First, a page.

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Essential role of TAK1 in thymocyte development and activation.

The protein kinase TAK1 mediates the activation of NF-kappaB in response to stimulation by proinflammatory cytokines and microbial pathogens in the innate immunity pathways. However, the physiological function of TAK1 in the adaptive immunity pathways is unclear. By engineering mice lacking TAK1 in T cells, here, we show that TAK1 is essential for thymocyte development and activation in vivo. Deletion of TAK1 prevented the maturation of single-positive thymocytes displaying CD4 or CD8, leading to reduction of T cells in the peripheral tissues. Thymocytes lacking TAK1 failed to activate NF-kappaB and JNK and were prone to apoptosis upon stimulation. Our results provide the genetic evidence that TAK1 is required for the activation of NF-kappaB in thymocytes and suggest that TAK1 plays a central role in both innate and adaptive immunity.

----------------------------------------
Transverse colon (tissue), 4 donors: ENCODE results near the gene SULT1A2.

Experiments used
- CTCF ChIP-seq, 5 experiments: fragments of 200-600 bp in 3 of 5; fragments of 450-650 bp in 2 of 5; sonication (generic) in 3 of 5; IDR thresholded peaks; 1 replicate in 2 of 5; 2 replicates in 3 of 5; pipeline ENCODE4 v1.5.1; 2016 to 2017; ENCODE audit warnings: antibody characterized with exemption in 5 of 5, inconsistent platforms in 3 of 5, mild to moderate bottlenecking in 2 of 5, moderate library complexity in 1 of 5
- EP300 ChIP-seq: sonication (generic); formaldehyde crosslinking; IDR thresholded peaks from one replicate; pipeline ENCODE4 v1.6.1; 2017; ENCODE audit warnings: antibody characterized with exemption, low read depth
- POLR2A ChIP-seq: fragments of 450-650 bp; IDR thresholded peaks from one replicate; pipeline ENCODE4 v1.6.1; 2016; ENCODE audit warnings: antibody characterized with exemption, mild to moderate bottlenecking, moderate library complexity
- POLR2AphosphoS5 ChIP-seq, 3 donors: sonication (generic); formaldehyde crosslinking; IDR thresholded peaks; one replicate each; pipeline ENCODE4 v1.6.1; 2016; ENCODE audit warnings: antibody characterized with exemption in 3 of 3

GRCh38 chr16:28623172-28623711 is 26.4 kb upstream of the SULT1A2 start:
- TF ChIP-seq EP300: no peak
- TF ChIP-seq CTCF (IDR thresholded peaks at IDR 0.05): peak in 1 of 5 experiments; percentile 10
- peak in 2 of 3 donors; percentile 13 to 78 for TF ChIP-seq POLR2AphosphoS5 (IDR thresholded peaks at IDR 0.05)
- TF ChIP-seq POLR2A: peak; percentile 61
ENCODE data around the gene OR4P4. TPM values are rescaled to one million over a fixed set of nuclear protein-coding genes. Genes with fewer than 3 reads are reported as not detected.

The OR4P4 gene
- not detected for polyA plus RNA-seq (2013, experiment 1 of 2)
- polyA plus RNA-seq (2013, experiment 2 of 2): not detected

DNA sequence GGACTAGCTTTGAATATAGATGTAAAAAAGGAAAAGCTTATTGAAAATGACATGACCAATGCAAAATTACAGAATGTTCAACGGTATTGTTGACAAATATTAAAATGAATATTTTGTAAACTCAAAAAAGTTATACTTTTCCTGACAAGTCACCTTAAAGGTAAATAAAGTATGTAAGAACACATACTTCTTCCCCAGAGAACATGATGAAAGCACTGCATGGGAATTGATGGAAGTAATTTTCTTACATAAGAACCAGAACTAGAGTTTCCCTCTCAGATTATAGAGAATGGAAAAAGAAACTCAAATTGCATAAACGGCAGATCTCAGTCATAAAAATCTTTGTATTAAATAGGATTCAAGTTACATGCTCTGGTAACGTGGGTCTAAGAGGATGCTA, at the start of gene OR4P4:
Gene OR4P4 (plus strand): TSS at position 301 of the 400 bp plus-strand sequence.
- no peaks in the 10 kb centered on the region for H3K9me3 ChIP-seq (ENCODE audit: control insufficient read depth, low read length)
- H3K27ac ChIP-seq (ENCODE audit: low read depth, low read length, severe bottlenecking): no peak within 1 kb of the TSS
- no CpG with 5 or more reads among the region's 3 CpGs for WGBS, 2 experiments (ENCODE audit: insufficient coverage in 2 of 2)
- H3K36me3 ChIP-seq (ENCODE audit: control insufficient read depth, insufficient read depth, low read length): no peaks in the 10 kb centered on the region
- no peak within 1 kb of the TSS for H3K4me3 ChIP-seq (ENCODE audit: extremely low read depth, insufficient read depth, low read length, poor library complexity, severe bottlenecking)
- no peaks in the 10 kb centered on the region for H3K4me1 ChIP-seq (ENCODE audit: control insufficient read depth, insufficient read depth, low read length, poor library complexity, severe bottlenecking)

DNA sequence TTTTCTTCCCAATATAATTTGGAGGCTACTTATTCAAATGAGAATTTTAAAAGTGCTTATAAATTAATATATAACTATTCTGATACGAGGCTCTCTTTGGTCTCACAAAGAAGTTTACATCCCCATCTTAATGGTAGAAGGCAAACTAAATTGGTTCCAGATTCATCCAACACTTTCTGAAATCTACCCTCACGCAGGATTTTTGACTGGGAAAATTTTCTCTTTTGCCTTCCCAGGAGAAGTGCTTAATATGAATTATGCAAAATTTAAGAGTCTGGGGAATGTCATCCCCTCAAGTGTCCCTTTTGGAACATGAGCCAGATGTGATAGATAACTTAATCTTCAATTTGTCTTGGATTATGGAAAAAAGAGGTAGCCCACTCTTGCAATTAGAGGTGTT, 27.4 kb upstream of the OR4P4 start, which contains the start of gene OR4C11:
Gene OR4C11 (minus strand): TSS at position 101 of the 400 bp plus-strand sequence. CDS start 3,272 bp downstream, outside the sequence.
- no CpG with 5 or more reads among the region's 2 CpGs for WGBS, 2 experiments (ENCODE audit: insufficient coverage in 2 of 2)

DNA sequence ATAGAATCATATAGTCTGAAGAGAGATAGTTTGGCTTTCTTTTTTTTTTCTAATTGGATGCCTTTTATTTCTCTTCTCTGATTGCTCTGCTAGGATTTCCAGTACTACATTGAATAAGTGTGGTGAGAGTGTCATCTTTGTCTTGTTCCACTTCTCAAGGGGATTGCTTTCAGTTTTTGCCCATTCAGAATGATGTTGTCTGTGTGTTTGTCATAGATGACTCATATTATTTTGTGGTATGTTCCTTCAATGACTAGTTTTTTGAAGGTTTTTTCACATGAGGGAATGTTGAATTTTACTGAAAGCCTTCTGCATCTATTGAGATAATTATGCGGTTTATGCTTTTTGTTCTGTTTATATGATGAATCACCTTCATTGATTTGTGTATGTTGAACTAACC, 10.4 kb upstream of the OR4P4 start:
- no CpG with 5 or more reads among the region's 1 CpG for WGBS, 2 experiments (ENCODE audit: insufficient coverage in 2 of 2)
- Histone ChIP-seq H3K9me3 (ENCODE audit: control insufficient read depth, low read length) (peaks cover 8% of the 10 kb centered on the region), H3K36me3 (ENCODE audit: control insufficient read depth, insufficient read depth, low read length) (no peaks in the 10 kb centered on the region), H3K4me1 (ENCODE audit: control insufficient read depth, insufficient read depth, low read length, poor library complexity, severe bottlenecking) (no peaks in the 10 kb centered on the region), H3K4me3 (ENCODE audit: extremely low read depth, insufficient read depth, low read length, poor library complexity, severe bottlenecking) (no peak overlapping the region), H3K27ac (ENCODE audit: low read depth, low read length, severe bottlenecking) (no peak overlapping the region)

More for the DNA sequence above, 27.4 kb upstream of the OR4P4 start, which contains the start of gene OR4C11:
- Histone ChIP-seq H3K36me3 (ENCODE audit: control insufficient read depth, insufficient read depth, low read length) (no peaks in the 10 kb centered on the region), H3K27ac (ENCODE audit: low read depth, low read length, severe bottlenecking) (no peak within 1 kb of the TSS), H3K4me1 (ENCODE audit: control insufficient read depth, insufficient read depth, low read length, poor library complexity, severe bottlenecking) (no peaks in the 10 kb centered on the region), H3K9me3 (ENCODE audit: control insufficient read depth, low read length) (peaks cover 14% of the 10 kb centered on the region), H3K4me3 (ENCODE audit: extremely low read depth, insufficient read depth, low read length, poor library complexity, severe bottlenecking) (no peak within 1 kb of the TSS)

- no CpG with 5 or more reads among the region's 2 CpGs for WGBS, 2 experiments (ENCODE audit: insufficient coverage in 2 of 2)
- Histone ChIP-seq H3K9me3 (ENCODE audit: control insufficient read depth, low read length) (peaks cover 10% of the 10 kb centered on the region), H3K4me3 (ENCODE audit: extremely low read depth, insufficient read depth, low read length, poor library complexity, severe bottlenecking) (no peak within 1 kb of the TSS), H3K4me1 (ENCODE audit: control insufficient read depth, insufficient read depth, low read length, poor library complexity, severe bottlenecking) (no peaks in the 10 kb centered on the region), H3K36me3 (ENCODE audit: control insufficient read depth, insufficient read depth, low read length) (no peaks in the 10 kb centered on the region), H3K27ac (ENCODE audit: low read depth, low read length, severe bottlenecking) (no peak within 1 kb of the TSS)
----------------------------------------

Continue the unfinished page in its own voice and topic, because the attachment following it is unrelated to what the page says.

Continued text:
Pubmed ID: 16857737


  • Liu HH
  • Xie M
  • Schneider MD
  • Chen ZJ


Proceedings of the National Academy of Sciences of the United States of America

Publication Data

August 1, 2006

Associated Grants

  • Agency: NIAID NIH HHS, Id: R01-AI60919

Mesh Terms

  • Animals
  • Antigens, CD4
  • Antigens, CD8
  • Apoptosis
  • Cells, Cultured
  • Gene Targeting
  • Immunity
  • JNK Mitogen-Activated Protein Kinases
  • MAP Kinase Kinase Kinases
  • Mice
  • Mice, Knockout
  • NF-kappa B
  • T-Lymphocytes
  • Thymus Gland